Monday, April 23, 2012

A Few Statistical Observations on Liverpool & Dalglish

With yesterday's loss Liverpool now has twelve on the season, is two points behind crosstown rivals Everton, is only three points ahead of 13th place Norwich, and only has a 21% chance of finishing higher than 8th in the table.  Most insultingly the latest defeat came at the hands of Roy Hodgson, the manager who was so reviled only a little more than a year ago that he was sacked to bring in King Kenny.  A season that started with so much hope after Dalglish's heroics last season is now ending in what can only be called a second-half collapse.

To get some perspective on how this season compares to previous ones, see the graphs below (click on either to enlarge).

Like last season, this is one of two halves.  After going below a 1.5 PPM 4-match average only once in the first 19 matches, Liverpool has not been above that barrier for the entire second half of the season.  Kenny Dalglish's side has not earned more than a single point per match on a 4-match average basis since Match 24 more than two months ago.  Sadly, not even Roy Hodgson had such a streak during his half season at the helm.  Dalglish is also approaching another Hodgson milestone.  He's currently earning a season-long 1.35 PPM (46 points from 34 matches), while Hodgson only earned 1.25 PPM (25 points from 20 matches).  If Dalglish only earns the single point per match he's been averaging for the last two months he will finish with a 1.32 PPM.  Anyone would be splitting hairs to say he has performed much better than Hodgson in terms of the league standings and performance, which means the obvious question must be asked.  Does Daglish deserve to be sacked?

There can be points made that some of this may not be Dalglish's mess.  The recently departed Damien Comolli certainly diluted the power of the manager within Liverpool's structure, being instrumental in the signings of Andy Carroll and Luis Suarez.  Hodgson was constrained by a lack of investment during the latter stages of the Hicks/Gillett regime.  Dalglish inherited that under resourced club and has been able to invest a net £20M pounds in new players.  That's not huge sum in today's Premier League, especially considering the lack of investment compared to rivals like Manchester United, Chelsea, and Manchester City.  Neither Hodgson nor Dalglish have had the best players at Liverpool, and a good number of those players were not brought in by them.  Finally, Dalglish has been far more competitive in cup competitions than Hodgson, having won the League Cup and getting the Reds to the FA Cup final.

There is, however, a bit of a crisis of confidence that the club may not be able to recover from with Dalglish still at the helm.  No one in the right mind would ever say he and Hodgson are equivalent in stature or accomplishments.  Dalglish was clearly a special player and has a Premier League title to his name as a manager.  He will always be loved by the Kop, perhaps more so for his leadership through some of their darkest times than his accomplishments on the pitch.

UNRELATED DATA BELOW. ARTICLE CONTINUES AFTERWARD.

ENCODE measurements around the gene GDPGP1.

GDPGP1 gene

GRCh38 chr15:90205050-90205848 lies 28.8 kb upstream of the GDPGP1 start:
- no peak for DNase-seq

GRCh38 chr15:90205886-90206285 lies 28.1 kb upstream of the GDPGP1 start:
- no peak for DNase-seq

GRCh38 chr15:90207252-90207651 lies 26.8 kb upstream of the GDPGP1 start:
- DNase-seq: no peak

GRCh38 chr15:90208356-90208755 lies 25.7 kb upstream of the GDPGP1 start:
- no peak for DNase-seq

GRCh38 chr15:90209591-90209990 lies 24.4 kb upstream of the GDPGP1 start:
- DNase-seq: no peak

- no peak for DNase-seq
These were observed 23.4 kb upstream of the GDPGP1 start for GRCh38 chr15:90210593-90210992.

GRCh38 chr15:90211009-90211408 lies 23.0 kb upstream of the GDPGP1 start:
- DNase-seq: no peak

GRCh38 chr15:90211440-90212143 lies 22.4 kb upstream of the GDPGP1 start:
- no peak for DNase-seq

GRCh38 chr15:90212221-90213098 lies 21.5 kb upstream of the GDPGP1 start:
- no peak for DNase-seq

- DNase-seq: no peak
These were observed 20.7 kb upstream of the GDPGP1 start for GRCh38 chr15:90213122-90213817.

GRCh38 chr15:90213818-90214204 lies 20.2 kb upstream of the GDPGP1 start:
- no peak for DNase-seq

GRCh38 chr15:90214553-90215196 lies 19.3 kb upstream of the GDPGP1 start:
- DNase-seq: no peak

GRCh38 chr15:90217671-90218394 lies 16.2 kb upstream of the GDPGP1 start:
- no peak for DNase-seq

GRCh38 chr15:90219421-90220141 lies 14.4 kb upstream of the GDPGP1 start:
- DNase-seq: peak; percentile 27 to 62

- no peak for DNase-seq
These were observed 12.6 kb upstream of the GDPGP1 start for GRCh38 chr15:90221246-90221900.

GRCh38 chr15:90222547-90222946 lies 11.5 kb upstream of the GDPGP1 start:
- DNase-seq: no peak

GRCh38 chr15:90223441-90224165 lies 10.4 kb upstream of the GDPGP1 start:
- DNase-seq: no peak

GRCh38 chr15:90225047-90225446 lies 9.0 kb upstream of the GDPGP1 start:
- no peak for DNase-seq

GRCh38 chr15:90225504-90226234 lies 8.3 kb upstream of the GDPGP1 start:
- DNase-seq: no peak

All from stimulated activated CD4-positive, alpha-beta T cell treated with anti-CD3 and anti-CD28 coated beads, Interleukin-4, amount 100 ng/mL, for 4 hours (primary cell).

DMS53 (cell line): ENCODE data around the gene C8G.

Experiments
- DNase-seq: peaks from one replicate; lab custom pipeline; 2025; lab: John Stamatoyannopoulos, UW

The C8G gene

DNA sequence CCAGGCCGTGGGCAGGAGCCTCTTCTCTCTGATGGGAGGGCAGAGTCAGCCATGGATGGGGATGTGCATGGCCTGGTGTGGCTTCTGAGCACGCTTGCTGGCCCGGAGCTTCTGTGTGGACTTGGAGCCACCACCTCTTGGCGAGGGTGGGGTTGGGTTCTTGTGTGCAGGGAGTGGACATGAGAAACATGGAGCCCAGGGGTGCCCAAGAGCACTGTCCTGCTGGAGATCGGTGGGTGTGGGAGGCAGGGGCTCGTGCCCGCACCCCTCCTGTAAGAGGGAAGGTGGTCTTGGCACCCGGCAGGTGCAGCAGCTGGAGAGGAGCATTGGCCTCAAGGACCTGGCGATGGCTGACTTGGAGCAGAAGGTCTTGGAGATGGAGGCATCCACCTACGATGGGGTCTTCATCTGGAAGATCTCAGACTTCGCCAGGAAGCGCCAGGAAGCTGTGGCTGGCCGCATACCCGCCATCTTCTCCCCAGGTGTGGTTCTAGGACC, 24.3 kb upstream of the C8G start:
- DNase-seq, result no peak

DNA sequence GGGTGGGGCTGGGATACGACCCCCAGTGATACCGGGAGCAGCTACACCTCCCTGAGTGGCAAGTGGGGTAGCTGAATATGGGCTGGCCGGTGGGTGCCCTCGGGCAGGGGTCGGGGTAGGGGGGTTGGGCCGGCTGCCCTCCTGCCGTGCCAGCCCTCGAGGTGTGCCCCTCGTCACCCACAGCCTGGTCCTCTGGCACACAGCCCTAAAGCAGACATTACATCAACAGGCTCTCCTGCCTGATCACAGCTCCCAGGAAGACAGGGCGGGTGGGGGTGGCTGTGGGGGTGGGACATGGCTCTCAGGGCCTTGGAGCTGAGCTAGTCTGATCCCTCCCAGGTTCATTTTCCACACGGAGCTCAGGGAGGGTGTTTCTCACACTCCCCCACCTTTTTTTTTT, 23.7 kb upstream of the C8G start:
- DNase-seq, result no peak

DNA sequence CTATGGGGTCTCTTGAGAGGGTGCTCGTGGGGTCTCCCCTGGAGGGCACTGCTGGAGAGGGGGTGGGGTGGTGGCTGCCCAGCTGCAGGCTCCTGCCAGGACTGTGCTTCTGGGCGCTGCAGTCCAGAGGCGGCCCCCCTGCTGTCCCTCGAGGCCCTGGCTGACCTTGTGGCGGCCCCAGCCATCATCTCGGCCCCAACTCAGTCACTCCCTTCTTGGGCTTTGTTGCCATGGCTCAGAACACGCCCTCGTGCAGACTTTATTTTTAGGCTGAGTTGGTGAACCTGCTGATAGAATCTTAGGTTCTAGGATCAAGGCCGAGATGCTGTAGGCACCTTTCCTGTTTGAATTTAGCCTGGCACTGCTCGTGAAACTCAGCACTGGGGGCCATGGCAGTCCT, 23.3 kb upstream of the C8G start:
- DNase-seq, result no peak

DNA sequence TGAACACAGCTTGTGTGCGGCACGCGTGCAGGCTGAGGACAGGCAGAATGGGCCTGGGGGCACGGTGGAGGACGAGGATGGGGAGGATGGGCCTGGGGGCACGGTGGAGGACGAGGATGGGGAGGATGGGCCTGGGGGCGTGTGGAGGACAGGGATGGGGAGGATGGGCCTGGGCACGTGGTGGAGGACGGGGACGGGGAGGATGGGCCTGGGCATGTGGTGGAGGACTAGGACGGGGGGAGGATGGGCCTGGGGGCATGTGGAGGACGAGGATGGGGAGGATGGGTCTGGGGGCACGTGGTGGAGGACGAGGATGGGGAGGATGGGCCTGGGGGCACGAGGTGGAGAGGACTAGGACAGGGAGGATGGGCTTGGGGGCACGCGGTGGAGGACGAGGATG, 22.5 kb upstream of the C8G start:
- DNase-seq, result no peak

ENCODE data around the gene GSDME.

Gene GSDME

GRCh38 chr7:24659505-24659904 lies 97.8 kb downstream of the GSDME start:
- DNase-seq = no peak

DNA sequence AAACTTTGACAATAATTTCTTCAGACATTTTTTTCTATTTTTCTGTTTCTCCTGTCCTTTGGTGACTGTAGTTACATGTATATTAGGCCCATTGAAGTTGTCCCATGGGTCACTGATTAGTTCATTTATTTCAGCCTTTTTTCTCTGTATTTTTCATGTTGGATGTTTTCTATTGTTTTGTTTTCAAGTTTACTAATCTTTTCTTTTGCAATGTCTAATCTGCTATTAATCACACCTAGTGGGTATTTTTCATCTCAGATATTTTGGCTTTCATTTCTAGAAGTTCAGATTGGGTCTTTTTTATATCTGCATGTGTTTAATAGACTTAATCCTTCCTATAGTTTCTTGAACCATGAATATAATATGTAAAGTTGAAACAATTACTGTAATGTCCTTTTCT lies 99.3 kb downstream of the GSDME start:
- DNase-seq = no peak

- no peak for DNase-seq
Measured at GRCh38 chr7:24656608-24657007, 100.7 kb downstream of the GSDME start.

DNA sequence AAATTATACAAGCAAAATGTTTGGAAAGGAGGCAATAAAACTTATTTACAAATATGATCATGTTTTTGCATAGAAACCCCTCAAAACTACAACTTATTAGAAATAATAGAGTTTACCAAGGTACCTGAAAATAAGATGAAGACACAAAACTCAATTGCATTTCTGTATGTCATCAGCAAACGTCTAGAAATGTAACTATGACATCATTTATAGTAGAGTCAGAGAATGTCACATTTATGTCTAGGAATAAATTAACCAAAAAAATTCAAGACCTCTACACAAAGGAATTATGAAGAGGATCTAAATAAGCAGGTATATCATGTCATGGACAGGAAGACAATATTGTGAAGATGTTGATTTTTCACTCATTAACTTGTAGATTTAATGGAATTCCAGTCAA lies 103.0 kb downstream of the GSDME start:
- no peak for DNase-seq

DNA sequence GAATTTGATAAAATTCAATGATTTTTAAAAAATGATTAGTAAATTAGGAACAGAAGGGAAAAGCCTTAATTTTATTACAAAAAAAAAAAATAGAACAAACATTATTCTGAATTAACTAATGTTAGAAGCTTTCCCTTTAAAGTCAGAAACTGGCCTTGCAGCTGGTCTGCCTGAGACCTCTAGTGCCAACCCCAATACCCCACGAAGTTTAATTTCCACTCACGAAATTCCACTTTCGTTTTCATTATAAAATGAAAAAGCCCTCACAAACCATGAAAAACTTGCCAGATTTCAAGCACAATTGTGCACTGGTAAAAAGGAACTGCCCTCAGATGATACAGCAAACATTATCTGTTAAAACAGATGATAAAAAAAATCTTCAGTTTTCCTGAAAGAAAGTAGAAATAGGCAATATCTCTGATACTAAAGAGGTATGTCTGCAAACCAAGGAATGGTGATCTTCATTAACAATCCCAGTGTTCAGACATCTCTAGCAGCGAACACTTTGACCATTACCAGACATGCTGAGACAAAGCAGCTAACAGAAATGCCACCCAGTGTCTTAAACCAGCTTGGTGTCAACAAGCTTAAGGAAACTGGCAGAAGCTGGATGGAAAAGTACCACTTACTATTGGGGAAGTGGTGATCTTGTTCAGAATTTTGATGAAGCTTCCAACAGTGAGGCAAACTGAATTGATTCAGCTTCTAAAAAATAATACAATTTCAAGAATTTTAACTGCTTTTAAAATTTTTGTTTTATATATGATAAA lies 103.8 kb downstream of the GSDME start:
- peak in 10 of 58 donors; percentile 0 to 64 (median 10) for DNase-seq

But just as Liverpool was too big a club for Hodgson, perhaps Dalglish just isn't the right guy for Liverpool's current needs.  Beyond being completely unable to finish off clear chances on goal, the statistics would suggest the team has completely capitulated in the second half of the season.  There's a real risk that this Liverpool side finishes much lower than eighth table position (49% to be exact), and the club is staring at their worst finish since the 1993/94 season.  Dalglish was viewed as the king-turned-savior at this point last season.  Now he may be viewed more as a savior-turned-poor-fit when it comes to the end of this one.  Perhaps such a view of a man with the history of Dalglish's at a club like Liverpool would be considered unfair, but sometimes a full change from top-to-bottom is needed to send a clear message to the players (both current and prospective) and supporters.  Managers don't get paid for what they did last year or decades ago.  They get paid for what they did this year given the expectations that were set at the beginning of the season.  I think everyone knows this is not the performance Fenway Sports Group expected when the season kicked off nine months ago.

Whatever Liverpool's management decides, they better have a plan that can be executed very quickly if they do plan on sacking King Kenny.  Replacing a legend is never easy, even if it is becoming apparent that it may be time to move on.  Letting things draw out over the summer won't provide a framework for the successful recruitment of the quality of players Liverpool desperately needs to contend again for Champions League positions.  Keep him or sack him, Fenway Sports Group needs to act decisively and definitively or risk a further slide in table position next season.


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